Soaring food inflation looks likely to continue next year

food inflation

New Zealand’s food inflation is already soaring. The current situation is not good, and the outlook’s probably even worse.

Stats NZ says food price inflation in New Zealand jumped 8.3 percent year-on-year in August 2022.

All food categories gained annually: fruit and vegetables (16 percent), grocery food (7.7 percent), meat, poultry & fish (6.7 percent), restaurant meals and ready-to-eat food (6.9 percent) and non-alcoholic beverages (4.8 percent).

Increasing prices for yogurt, two-minute noodles and tomato-based pasta sauce were the largest drivers within grocery food.

The second-largest contributor to the annual movement was fruit & vegetables; the items within this group that influenced this movement the most were capsicums, tomatoes, and broccoli. Month-on-month food prices increased by 0.4%.

Food charities

A new survey of 43 food charities from around the country has revealed that the demand for food support continues to skyrocket, as a result of the long-lasting impacts of Covid-19 and the ever increasing cost of living.

The New Zealand Food Network (NZFN) ran the survey to ask the food hubs it works with about their experience with food support between January and June 2022.

The results found that the top three reasons for requesting food support were low household income due to low paying jobs (79%), unemployment (70%), and Covid-19 isolation (60%).

International impact

International reports show food inflation is a problem stretching from the UK to New Zealand.

In the UK, for instance, a senior economist is warning “daunting” food inflation in the UK could soar to between 17 and 19 percent next year.

According to the Office for National Statistics, food inflation in the 12 months to September hit 14.6 percent.

That increase is significantly higher than overall consumer price index inflation, which was 10.1 percent.

James Walton, chief economist at the Institute of Grocery Distribution, has warned MPs that the worst is yet to come.

“Consumer food price inflation is currently around 15 percent,” Walton said.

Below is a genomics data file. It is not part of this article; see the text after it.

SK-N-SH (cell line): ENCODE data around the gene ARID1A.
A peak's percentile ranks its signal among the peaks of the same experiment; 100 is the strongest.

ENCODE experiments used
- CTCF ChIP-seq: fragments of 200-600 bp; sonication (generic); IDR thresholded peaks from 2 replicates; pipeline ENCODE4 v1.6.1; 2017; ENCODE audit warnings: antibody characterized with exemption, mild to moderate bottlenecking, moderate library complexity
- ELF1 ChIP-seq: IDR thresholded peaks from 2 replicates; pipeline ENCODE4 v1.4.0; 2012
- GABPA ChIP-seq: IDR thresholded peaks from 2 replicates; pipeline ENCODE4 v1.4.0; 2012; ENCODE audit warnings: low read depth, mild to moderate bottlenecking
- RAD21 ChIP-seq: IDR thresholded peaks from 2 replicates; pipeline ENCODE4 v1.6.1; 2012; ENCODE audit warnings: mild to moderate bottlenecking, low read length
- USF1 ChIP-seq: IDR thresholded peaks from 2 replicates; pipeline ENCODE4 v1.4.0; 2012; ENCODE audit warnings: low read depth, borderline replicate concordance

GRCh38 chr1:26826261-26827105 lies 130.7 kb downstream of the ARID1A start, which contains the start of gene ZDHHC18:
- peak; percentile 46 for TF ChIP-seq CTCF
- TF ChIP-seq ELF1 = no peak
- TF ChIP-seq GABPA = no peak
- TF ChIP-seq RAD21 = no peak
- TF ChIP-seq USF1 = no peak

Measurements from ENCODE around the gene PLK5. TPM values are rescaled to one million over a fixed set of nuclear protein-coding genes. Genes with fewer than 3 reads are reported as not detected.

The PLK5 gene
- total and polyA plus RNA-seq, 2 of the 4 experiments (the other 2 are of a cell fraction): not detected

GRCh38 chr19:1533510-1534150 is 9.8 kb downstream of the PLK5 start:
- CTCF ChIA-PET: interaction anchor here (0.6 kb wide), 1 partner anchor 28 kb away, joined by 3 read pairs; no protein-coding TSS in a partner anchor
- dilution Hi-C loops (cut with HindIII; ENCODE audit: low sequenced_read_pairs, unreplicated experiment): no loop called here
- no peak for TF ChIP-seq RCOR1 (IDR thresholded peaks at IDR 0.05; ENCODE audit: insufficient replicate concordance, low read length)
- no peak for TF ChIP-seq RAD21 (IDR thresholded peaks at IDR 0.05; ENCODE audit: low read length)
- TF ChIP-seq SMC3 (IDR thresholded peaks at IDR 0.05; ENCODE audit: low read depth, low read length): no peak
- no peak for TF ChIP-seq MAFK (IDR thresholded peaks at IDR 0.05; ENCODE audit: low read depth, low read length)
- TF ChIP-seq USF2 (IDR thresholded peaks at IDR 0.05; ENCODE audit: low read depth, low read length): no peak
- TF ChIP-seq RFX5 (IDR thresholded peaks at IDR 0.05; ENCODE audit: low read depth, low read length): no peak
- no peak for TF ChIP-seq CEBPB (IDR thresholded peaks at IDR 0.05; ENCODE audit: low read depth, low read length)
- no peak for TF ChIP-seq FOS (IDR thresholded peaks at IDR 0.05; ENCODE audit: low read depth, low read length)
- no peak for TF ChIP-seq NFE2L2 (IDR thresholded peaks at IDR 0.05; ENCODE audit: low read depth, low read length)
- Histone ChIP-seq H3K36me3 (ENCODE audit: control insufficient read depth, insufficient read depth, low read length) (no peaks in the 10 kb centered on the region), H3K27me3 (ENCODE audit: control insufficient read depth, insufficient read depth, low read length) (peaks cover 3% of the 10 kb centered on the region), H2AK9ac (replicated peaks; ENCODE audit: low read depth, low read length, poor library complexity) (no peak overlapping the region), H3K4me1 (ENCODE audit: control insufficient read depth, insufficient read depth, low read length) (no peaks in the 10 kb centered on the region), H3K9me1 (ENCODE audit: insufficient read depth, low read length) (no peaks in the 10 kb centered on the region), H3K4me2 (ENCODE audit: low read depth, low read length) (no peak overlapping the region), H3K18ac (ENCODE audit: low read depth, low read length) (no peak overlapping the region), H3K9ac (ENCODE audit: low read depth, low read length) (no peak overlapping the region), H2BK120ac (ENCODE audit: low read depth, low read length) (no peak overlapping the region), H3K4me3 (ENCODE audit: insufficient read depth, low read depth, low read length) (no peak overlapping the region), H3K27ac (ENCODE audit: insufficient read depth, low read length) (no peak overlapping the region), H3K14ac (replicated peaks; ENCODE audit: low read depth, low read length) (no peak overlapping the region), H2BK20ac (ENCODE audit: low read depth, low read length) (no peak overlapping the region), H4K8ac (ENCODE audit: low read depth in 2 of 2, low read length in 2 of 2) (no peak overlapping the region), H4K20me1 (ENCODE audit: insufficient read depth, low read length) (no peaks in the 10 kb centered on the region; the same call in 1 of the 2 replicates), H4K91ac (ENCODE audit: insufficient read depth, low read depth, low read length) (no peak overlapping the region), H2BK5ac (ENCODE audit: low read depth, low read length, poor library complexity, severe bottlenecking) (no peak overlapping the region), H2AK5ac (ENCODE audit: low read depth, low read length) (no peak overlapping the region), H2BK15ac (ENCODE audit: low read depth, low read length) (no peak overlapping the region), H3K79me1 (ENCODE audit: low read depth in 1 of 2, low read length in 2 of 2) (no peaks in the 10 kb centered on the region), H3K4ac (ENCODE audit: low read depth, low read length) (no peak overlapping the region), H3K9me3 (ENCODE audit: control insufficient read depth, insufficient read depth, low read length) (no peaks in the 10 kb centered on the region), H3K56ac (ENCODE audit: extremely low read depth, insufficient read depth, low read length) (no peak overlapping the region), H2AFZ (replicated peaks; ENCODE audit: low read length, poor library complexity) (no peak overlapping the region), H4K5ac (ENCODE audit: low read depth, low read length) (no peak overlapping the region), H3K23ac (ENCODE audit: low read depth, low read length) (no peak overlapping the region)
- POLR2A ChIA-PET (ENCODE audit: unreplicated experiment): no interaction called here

“This is as bad as it’s been to date – but we do think it will go further.

“Today, we’ve issued a new forecast… [we expect it] will probably peak in the first part of next year, between 17 percent and 19 percent … that is a fairly daunting prospect.

“We think that inflation will start to dissipate over the course of 2023, but it will still be above zero by the end of the year.”

Walton also warned “food stress” is no longer an issue which is primarily facing those on lower incomes.

“Food stress is becoming increasingly prevalent in the UK,” he told MPs.

“Not just amongst the least well off households, but actually amongst households further up the income ladder.”

Last week, a YouGov poll revealed that one in six Britons are not confident they can afford to feed their families.

Young people are the age group struggling most the rising cost of groceries. Twenty-six percent of 18-24 year olds say they are borrowing money to afford food bills.

The news is on a sorry downward slope.

In September, the Food Foundation warned one in five families are facing food poverty.

New prime minister Rishi Sunak and chancellor Jeremy Hunt are coming under pressure amid the rising prices.

They are expected to provide more cost of living support when they deliver their autumn statement next week.

“Food stress is becoming increasingly prevalent in the UK.

“Not just amongst the least well off households, but actually amongst households further up the income ladder,” Walton says.


Additional reading

News category: New Zealand.

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